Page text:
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Mol Psychiatry. 1997 Mar;2(2):104-6.

Mouse Moloney leukemia virus infects microglia but not neurons even though it induces motor neuron disease.

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  • 1College of Veterinary Medicine, University of Illinois, Urbana, USA. zacharyj@ux1.cso.uiuc.edu

Abstract

Motor neuron degeneration caused by ts1 MoMuLV occurs by an indirect mechanism and hypothetically appears associated with a two-cell or three-cell pathogenesis hypothesis. The first step in this hypothesis is associated with a small subset of resident microglial cells that serve as the principal target cells for ts1 MoMuLV infection. The second step is likely linked to trophic events, probably mediated by cytokines, that lead to hypertrophy and activation of a substantial number of additional microglial cells (autocrine effect) and adjacent astrocytes (paracrine effect). The third step in this hypothesis appears related to indirect neuronal degeneration mediated by cytotoxins produced by activated microglial cells and astrocytes. In this last step, motor neurons located within these foci of activated microglial cells and astrocytes are 'innocent bystander cells' and degenerate and die due to paracrine effects. The mechanism of motor neuron degeneration is poorly understood but is likely linked to a sequential cascade of trophic factors and cytokines resulting in a final common pathway for motor neuron death involving production of oxidative radicals, excitatory aminoacid neurotransmitter-like substances, prostaglandins, or nitric oxide.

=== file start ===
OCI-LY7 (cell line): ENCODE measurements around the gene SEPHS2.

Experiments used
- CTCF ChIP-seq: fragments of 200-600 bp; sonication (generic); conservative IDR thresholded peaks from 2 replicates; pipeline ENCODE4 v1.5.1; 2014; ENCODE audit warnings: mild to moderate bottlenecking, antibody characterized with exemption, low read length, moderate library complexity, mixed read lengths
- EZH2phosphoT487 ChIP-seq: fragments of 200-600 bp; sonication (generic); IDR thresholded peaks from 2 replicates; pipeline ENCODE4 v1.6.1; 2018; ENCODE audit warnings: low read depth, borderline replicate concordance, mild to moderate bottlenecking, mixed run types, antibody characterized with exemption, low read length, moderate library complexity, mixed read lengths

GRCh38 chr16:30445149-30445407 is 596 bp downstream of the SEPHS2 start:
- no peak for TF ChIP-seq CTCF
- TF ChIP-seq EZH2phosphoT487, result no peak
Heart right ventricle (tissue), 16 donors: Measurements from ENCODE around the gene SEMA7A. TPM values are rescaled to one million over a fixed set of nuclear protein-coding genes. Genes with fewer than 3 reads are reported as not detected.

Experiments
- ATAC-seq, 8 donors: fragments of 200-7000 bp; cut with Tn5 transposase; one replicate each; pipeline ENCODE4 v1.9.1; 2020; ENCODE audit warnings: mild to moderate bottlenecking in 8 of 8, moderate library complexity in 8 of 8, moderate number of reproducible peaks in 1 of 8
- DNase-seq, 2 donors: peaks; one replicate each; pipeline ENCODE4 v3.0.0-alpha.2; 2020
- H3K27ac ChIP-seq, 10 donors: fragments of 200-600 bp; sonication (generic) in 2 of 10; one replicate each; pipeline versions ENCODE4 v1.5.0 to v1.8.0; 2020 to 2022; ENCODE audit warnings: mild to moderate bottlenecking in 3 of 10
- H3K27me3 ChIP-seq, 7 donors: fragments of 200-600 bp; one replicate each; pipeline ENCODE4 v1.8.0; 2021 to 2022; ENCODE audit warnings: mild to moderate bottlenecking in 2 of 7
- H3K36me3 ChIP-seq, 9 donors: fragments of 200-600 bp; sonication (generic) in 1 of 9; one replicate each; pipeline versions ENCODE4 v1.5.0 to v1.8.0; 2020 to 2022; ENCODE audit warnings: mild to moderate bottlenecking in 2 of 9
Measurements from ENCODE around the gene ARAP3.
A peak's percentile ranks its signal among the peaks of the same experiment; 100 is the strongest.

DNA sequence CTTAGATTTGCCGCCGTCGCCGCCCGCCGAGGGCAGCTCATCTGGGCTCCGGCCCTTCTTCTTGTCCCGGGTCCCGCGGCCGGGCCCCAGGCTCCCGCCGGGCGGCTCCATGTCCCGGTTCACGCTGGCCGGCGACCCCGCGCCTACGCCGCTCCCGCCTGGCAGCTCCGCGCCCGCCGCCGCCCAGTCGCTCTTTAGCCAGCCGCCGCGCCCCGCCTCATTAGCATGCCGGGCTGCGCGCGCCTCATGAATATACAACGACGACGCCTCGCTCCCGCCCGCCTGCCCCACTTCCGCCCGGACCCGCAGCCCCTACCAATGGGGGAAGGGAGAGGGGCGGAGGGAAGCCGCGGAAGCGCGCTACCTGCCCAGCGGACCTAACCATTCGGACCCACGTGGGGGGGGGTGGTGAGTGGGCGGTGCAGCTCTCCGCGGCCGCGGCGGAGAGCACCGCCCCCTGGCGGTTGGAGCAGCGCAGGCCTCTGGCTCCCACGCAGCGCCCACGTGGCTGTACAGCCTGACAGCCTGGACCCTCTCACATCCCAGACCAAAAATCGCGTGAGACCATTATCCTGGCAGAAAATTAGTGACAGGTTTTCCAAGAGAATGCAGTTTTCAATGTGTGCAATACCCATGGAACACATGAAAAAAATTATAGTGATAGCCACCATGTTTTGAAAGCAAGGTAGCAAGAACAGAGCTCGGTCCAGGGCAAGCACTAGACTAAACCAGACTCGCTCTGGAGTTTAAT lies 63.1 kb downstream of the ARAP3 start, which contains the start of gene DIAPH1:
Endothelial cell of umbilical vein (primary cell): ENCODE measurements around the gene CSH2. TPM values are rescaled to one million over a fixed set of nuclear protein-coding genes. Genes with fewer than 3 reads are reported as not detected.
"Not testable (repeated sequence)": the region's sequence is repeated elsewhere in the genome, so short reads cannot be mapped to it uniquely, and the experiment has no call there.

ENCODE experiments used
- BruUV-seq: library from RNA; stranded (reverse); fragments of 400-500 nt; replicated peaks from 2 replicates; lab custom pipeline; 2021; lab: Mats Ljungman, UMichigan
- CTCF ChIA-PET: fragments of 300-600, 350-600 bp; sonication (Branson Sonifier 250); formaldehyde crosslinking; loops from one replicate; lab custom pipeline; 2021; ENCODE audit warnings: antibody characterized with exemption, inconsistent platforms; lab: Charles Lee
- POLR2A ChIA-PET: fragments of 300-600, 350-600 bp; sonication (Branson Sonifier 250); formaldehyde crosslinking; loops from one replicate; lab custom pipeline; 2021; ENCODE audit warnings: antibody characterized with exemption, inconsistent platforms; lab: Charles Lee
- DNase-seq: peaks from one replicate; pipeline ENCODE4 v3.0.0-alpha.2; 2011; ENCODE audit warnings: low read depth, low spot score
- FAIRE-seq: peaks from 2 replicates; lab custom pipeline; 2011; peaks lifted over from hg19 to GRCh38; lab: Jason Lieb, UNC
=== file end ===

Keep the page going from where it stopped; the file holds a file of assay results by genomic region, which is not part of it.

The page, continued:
PMID:
9106227
[PubMed - indexed for MEDLINE]
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